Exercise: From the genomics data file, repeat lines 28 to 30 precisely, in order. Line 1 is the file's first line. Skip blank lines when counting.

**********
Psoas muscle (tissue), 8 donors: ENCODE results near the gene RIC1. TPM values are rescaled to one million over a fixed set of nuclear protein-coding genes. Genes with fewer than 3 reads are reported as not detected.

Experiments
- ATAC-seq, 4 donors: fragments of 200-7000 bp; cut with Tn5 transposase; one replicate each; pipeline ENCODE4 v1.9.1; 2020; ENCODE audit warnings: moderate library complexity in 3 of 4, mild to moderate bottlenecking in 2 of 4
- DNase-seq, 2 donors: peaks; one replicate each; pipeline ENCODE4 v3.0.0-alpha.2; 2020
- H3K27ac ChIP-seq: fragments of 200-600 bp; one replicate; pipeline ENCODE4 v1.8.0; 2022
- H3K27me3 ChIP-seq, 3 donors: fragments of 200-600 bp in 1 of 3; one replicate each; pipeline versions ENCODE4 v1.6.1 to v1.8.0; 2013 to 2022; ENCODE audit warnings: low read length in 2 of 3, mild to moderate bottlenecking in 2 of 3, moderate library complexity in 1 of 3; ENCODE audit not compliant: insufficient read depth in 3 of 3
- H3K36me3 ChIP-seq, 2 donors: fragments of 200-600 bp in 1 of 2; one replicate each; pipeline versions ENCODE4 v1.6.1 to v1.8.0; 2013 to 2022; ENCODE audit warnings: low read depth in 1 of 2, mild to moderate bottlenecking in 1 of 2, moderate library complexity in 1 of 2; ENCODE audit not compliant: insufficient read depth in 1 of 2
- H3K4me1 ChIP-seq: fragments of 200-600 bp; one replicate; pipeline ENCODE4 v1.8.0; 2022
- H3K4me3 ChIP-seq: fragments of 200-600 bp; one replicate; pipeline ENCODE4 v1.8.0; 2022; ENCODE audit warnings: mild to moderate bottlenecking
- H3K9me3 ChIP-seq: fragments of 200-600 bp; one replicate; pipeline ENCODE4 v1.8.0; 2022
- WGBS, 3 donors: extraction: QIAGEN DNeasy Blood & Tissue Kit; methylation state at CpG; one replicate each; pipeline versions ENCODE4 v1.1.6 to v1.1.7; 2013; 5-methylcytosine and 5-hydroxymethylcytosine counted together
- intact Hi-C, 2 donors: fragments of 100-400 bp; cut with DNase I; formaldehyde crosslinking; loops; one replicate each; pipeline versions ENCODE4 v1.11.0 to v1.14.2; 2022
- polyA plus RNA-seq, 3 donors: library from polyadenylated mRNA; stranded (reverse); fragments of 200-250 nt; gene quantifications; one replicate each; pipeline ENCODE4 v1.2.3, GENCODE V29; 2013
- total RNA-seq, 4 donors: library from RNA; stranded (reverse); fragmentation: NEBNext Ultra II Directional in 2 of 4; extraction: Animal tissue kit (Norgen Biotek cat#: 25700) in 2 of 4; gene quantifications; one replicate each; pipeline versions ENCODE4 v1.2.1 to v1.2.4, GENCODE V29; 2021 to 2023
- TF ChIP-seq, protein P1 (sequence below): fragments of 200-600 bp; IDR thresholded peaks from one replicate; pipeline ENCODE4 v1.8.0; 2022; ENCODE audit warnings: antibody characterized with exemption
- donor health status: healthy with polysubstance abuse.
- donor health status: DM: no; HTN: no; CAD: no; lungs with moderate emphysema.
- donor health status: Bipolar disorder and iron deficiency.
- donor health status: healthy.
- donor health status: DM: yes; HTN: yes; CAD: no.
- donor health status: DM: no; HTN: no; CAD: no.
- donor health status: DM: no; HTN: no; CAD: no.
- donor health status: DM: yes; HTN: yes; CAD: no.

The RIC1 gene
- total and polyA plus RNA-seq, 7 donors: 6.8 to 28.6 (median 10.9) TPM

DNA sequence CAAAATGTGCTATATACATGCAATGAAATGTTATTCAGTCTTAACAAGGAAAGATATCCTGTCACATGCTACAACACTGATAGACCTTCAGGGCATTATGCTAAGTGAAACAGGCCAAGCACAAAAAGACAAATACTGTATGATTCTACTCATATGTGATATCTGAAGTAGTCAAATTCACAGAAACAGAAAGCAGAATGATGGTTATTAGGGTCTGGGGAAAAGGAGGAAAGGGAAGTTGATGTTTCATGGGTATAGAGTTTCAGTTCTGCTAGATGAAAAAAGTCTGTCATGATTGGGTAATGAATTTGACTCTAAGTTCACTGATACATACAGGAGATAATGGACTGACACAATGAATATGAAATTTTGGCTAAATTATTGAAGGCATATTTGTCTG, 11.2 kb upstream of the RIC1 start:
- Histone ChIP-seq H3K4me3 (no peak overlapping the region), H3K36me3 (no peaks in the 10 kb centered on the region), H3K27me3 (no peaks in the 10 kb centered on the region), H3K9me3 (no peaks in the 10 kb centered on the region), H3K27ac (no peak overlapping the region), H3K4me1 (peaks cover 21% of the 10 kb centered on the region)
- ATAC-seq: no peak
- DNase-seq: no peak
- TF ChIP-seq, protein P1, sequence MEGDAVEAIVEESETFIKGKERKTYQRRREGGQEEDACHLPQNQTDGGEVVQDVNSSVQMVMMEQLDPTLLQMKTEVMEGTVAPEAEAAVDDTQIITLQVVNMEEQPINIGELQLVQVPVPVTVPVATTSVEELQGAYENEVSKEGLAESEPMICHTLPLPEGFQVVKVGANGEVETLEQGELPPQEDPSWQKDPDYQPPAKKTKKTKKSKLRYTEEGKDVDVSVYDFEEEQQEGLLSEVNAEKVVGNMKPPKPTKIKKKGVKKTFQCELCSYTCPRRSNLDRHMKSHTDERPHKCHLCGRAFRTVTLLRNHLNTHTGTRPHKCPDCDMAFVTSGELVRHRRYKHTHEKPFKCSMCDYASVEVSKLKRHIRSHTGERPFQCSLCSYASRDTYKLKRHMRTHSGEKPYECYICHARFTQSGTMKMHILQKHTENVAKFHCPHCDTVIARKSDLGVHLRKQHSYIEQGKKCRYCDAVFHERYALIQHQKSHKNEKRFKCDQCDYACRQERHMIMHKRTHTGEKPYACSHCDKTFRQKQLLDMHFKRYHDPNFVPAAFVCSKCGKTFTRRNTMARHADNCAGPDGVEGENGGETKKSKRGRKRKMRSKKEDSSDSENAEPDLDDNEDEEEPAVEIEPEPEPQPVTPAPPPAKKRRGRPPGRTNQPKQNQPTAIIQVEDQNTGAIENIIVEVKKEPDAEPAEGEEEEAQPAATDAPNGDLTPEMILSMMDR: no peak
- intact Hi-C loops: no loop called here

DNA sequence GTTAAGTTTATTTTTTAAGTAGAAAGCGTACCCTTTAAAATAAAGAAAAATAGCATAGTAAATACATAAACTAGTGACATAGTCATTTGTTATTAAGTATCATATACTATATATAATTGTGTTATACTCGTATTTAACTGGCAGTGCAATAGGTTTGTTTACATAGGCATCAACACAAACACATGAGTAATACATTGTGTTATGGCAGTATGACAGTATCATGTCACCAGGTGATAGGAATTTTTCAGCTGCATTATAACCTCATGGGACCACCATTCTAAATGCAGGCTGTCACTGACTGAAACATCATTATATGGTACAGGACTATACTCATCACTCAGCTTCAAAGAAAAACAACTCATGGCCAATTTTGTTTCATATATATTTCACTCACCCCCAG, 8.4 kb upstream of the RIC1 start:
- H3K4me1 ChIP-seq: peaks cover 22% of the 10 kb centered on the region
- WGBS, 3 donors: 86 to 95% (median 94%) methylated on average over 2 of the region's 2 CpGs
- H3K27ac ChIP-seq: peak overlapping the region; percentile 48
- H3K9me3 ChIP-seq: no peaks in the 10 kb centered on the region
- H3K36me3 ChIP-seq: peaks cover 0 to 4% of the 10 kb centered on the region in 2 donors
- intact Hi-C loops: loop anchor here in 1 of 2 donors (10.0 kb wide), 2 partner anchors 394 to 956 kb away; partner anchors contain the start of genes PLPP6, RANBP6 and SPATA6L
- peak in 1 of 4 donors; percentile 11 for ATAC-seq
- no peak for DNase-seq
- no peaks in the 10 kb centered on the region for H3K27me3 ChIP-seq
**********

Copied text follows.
- ATAC-seq: no peak
- DNase-seq: no peak
- TF ChIP-seq, protein P1, sequence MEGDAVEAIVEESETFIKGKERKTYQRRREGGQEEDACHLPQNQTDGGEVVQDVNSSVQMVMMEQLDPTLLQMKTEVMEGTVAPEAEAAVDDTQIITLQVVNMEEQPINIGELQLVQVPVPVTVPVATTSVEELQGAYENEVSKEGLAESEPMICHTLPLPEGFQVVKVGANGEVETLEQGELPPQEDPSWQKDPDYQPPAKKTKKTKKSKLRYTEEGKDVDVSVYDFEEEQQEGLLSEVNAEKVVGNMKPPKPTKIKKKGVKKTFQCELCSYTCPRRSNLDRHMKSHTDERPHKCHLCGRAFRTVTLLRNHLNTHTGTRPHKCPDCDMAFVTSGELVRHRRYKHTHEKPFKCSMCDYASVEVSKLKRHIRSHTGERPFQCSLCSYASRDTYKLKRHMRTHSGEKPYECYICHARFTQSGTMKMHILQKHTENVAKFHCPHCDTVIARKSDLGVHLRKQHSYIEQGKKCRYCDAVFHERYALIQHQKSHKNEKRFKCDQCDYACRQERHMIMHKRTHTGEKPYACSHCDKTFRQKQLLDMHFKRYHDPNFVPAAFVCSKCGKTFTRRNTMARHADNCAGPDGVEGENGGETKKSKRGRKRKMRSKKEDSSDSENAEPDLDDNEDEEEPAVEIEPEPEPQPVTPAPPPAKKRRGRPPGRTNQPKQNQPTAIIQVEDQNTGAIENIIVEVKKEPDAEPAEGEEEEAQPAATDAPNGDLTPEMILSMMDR: no peak